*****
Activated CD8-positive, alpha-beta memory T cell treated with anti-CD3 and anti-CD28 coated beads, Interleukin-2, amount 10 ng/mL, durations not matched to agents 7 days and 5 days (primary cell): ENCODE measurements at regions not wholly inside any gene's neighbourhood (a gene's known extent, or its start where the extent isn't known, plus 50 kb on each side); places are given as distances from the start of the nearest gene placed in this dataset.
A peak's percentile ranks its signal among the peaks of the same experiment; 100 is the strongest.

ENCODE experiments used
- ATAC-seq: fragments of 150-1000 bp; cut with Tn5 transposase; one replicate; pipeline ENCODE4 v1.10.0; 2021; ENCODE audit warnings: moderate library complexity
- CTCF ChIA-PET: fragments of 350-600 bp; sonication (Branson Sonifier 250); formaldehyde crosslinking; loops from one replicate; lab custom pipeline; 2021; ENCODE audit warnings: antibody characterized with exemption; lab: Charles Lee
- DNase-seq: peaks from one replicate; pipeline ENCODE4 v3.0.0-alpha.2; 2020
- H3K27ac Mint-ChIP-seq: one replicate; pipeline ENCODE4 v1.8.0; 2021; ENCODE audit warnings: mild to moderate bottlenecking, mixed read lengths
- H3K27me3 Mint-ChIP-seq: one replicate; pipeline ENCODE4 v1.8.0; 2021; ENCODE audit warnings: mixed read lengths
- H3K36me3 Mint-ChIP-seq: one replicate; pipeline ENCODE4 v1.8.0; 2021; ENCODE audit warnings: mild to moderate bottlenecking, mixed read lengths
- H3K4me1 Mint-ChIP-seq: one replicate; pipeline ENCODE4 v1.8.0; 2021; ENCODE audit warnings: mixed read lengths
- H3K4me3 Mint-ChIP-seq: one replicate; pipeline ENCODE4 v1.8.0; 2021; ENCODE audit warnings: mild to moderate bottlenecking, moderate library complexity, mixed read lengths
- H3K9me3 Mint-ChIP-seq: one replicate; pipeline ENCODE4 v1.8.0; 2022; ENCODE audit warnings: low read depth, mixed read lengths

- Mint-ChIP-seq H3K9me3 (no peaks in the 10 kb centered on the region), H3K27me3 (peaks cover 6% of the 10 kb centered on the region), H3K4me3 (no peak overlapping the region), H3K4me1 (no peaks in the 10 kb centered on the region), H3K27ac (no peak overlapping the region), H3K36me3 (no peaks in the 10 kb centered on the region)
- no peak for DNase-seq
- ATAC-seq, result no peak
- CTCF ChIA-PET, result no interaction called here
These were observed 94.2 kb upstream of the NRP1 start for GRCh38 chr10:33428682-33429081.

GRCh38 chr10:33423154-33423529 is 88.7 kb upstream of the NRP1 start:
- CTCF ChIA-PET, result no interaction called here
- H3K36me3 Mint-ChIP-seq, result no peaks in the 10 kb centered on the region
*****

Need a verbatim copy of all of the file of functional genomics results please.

Activated CD8-positive, alpha-beta memory T cell treated with anti-CD3 and anti-CD28 coated beads, Interleukin-2, amount 10 ng/mL, durations not matched to agents 7 days and 5 days (primary cell): ENCODE measurements at regions not wholly inside any gene's neighbourhood (a gene's known extent, or its start where the extent isn't known, plus 50 kb on each side); places are given as distances from the start of the nearest gene placed in this dataset.
A peak's percentile ranks its signal among the peaks of the same experiment; 100 is the strongest.

ENCODE experiments used
- ATAC-seq: fragments of 150-1000 bp; cut with Tn5 transposase; one replicate; pipeline ENCODE4 v1.10.0; 2021; ENCODE audit warnings: moderate library complexity
- CTCF ChIA-PET: fragments of 350-600 bp; sonication (Branson Sonifier 250); formaldehyde crosslinking; loops from one replicate; lab custom pipeline; 2021; ENCODE audit warnings: antibody characterized with exemption; lab: Charles Lee
- DNase-seq: peaks from one replicate; pipeline ENCODE4 v3.0.0-alpha.2; 2020
- H3K27ac Mint-ChIP-seq: one replicate; pipeline ENCODE4 v1.8.0; 2021; ENCODE audit warnings: mild to moderate bottlenecking, mixed read lengths
- H3K27me3 Mint-ChIP-seq: one replicate; pipeline ENCODE4 v1.8.0; 2021; ENCODE audit warnings: mixed read lengths
- H3K36me3 Mint-ChIP-seq: one replicate; pipeline ENCODE4 v1.8.0; 2021; ENCODE audit warnings: mild to moderate bottlenecking, mixed read lengths
- H3K4me1 Mint-ChIP-seq: one replicate; pipeline ENCODE4 v1.8.0; 2021; ENCODE audit warnings: mixed read lengths
- H3K4me3 Mint-ChIP-seq: one replicate; pipeline ENCODE4 v1.8.0; 2021; ENCODE audit warnings: mild to moderate bottlenecking, moderate library complexity, mixed read lengths
- H3K9me3 Mint-ChIP-seq: one replicate; pipeline ENCODE4 v1.8.0; 2022; ENCODE audit warnings: low read depth, mixed read lengths

- Mint-ChIP-seq H3K9me3 (no peaks in the 10 kb centered on the region), H3K27me3 (peaks cover 6% of the 10 kb centered on the region), H3K4me3 (no peak overlapping the region), H3K4me1 (no peaks in the 10 kb centered on the region), H3K27ac (no peak overlapping the region), H3K36me3 (no peaks in the 10 kb centered on the region)
- no peak for DNase-seq
- ATAC-seq, result no peak
- CTCF ChIA-PET, result no interaction called here
These were observed 94.2 kb upstream of the NRP1 start for GRCh38 chr10:33428682-33429081.

GRCh38 chr10:33423154-33423529 is 88.7 kb upstream of the NRP1 start:
- CTCF ChIA-PET, result no interaction called here
- H3K36me3 Mint-ChIP-seq, result no peaks in the 10 kb centered on the region